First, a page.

Monday, June 22, 2015


Workers' compensation
Risk Management topic?


I followed a link from AdvisenFPN to an EHS article titled Affordable Care Act: Should You Treat Worker’s Comp Claims Like Crime Scenes?

At first blush, it would seem workers' comp falls outside the bailiwick of the Enterprise Risk Management practitioner.

But maybe not.

ACTUALLY WE SHOULD BE LOOKING at Workers' Compensation abuses

The EHS leed paragraph reads:

    An unintended consequence of the Affordable Care Act is that it’s making workers’ compensation a more-attractive option for employees who are injured while off the job.

The article , by David R. Leng (CPCU, CIC, CBWA, CRM, CWCA), continues on the EHS website - and others, see End of File (EOF):

    Workers’ compensation fraud has been around, one way or another, since the first slacker hurled a spear at a woolly mammoth and then complained to the tribe leader he couldn’t go out on the next hunt because he hurt his back, when in reality he just wanted to hang around the cave, painting on the walls.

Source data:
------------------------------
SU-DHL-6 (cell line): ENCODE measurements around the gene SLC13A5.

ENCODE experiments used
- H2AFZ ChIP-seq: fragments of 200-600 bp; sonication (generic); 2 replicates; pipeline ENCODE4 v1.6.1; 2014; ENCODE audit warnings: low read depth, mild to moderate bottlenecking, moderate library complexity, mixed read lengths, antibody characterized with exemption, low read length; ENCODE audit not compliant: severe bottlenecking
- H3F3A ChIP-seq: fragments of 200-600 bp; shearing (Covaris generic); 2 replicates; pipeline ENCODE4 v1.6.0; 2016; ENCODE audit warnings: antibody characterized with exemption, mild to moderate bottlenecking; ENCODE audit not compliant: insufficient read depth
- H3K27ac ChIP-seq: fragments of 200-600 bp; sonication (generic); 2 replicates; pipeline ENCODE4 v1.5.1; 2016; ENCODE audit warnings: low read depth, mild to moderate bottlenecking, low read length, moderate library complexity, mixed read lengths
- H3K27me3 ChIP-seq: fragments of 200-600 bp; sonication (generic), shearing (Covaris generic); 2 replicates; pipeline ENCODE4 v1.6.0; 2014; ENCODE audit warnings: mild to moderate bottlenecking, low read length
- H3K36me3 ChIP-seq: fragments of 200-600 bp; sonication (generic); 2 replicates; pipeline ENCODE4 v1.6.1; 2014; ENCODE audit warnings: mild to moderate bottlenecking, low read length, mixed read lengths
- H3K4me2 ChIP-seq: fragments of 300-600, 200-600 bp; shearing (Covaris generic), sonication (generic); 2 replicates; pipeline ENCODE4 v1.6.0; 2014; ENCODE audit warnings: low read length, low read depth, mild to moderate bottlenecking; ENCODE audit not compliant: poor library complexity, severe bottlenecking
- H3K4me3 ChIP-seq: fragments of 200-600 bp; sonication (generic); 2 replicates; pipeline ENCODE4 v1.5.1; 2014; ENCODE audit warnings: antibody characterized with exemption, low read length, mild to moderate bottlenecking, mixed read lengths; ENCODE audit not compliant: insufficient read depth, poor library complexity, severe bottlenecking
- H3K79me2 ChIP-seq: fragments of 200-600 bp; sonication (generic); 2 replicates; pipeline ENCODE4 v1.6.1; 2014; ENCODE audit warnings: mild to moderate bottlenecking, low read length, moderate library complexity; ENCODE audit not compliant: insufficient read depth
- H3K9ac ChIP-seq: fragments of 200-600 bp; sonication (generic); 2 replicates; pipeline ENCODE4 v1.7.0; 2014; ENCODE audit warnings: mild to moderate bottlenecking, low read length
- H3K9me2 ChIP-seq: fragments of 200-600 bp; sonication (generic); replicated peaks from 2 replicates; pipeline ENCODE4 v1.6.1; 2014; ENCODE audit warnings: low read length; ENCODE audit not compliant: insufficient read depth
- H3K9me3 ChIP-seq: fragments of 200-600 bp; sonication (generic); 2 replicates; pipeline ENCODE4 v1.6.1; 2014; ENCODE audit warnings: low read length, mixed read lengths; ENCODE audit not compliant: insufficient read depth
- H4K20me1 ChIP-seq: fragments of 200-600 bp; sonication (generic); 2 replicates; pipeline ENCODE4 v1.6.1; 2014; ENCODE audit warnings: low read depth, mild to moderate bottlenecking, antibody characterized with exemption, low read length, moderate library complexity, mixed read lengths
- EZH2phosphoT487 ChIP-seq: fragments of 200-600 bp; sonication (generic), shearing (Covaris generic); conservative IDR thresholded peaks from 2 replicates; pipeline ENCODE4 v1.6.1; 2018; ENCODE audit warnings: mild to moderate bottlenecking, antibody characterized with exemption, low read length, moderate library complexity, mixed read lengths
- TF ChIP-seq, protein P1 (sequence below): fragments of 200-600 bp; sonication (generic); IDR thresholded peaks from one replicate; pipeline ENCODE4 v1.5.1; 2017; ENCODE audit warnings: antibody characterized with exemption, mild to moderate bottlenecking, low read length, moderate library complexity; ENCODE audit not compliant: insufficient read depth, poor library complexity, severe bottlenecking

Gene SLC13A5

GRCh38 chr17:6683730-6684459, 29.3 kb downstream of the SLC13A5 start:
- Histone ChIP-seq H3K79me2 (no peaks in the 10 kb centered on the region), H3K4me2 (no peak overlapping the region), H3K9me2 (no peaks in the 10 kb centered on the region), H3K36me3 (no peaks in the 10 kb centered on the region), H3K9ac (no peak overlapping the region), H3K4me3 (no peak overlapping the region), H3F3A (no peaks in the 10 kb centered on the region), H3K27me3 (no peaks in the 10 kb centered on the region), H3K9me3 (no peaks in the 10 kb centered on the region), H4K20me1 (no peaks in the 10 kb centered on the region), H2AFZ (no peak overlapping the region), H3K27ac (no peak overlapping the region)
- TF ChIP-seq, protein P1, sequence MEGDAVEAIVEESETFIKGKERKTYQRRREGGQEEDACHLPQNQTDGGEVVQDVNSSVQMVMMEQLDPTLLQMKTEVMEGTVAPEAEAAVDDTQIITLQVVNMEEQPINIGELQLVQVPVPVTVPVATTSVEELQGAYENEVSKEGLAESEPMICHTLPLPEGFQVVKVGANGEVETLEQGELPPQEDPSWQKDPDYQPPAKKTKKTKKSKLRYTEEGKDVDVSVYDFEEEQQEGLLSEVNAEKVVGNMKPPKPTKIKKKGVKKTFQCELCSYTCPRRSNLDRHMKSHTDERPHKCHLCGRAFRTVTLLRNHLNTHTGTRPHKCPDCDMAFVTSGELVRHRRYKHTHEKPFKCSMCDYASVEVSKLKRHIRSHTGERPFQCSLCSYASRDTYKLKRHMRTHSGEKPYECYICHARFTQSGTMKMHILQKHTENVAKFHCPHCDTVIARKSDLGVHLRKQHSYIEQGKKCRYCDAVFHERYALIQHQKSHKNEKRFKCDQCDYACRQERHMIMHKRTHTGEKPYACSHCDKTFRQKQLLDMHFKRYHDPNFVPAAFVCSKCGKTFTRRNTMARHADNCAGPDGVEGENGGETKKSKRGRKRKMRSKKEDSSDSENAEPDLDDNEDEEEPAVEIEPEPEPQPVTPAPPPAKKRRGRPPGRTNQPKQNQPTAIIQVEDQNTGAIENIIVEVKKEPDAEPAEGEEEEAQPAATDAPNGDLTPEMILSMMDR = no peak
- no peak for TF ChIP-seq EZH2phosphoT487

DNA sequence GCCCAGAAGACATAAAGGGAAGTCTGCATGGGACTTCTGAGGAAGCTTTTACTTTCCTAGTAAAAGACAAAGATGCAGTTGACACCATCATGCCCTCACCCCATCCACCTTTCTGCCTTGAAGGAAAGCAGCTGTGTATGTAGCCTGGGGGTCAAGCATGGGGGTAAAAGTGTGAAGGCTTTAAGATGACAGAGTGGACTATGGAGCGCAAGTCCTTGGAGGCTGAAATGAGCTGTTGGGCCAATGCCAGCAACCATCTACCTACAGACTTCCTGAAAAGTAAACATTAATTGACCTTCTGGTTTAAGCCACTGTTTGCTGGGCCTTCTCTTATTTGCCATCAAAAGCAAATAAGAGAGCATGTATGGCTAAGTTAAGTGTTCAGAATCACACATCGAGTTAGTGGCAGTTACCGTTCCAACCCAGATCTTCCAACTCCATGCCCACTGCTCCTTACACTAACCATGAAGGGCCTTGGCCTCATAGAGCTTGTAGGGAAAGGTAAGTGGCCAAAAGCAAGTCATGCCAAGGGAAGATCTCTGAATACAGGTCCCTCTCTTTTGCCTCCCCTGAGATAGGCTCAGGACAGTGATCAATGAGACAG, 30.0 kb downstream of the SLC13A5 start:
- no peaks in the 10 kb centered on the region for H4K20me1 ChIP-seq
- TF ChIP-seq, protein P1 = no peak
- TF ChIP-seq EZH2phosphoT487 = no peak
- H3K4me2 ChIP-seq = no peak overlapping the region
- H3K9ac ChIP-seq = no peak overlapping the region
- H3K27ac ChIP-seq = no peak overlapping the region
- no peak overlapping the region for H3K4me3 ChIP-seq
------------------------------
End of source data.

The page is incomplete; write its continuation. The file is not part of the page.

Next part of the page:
A “free” vacation long has been a motivation of workers’ compensation fraud, as is monetary rewards. But the Affordable Care Act (a.k.a. ACA, a.k.a. Obamacare) has dumped millions of additional bodies into the healthcare system, putting a significant strain on everyone’s budget.

As usual, the "bottom line" is how much someone - employee or employer - will have to pay, or, to put it another way, how much will the medical providers be able to charge?

Author Leng suggests that even though Obamacare may seem to be "cheap" coverage, the frequently high deductibles prevent many people from using the no longer affordable coverage. The fall-back is to claim the malady is work-related so the employer has to foot the bill.

Medicos also more inclined to welcome workers' comp claims since their payment is higher than under Obamacare.

The article goes on to list seven (7) ways that can be used to determine if the injury-causing incident actually happened on the job or was "brought to work" by the injured employee.

So what are the threats the Risk Management practitioner needs to consider?

    Increased workers' comp costs

    Lost productivity

    Visits from federal or state OHSA and similar organizations

It may not seem like a major issue compared to, say, an earthquake, but consider increased workers' comp costs and lost productivity in the same vein as a trickle of water over the years on limestone. It takes its toll.



Yellow Factory
Workers' Compensation Institute

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